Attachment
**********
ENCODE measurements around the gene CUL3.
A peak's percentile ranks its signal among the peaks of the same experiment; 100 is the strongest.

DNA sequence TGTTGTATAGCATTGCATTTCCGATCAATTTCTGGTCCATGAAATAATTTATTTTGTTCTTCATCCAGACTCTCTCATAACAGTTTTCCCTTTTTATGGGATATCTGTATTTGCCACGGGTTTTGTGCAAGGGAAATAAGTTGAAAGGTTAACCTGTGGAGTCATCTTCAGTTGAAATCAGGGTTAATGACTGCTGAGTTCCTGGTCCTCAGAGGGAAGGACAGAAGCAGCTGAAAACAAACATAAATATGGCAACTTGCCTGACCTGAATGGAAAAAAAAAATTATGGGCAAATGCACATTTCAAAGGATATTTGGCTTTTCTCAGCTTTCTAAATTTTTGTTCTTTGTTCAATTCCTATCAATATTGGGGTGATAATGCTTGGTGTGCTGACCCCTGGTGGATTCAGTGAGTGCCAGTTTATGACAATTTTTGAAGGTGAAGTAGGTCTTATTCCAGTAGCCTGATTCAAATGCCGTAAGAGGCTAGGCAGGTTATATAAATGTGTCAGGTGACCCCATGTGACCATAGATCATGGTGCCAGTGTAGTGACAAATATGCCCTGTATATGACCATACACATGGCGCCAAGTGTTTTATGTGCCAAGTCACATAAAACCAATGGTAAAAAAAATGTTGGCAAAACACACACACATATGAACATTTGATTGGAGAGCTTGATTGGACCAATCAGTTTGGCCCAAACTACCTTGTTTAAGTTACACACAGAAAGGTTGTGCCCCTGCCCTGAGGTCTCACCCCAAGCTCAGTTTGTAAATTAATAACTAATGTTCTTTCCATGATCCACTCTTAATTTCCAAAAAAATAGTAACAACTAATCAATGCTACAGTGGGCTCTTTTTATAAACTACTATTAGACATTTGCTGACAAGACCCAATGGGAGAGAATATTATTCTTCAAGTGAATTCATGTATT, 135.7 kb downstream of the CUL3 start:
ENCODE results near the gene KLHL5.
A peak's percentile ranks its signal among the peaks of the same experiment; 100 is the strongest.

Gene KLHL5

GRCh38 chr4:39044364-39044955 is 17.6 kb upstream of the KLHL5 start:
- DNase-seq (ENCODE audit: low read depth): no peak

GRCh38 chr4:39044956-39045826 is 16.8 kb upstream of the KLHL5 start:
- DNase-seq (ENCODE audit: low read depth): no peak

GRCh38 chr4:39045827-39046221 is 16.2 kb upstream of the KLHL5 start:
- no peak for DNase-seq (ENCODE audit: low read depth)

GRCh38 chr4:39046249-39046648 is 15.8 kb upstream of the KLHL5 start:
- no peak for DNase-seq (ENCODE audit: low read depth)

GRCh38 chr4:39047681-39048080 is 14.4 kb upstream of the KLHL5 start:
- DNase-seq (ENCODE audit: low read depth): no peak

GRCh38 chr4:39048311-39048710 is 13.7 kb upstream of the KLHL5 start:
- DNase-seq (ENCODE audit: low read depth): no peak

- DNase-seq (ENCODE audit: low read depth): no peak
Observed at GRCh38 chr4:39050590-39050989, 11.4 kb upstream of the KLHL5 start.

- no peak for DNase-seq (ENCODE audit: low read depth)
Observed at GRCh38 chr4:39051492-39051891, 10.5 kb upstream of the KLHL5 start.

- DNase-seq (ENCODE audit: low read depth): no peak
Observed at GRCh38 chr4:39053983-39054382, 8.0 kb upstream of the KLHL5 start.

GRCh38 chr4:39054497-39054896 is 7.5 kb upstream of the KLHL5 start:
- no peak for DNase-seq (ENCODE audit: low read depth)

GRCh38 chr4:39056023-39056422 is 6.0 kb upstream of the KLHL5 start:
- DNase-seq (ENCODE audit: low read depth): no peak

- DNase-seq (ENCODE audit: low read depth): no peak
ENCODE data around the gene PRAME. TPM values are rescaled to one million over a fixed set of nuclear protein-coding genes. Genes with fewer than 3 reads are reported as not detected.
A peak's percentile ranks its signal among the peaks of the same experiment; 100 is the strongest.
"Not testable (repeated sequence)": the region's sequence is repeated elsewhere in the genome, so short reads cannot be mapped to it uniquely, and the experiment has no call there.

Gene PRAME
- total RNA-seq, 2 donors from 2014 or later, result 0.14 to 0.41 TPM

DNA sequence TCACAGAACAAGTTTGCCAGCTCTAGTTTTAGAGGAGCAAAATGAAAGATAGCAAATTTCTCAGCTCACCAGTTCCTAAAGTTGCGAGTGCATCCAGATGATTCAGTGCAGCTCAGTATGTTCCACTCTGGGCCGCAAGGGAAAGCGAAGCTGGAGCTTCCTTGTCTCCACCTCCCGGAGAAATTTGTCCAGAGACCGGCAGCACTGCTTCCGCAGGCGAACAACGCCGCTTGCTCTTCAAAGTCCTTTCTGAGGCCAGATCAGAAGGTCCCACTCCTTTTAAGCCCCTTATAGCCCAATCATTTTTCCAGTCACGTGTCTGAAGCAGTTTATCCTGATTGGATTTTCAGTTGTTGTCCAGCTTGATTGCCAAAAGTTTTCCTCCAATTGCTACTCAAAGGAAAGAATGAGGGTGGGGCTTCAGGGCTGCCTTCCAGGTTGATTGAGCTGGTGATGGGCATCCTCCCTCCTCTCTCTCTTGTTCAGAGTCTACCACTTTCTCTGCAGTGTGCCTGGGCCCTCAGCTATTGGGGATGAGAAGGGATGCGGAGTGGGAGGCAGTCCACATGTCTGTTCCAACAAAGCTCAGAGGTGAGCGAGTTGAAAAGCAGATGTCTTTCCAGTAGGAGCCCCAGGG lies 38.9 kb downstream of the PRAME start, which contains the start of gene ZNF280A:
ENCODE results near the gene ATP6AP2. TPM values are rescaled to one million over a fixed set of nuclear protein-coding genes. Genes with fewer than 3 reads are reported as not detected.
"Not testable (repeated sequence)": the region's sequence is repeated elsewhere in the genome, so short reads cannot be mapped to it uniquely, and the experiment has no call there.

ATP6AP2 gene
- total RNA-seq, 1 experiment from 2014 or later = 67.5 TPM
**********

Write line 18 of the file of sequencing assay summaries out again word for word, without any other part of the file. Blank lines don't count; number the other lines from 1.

- DNase-seq (ENCODE audit: low read depth): no peak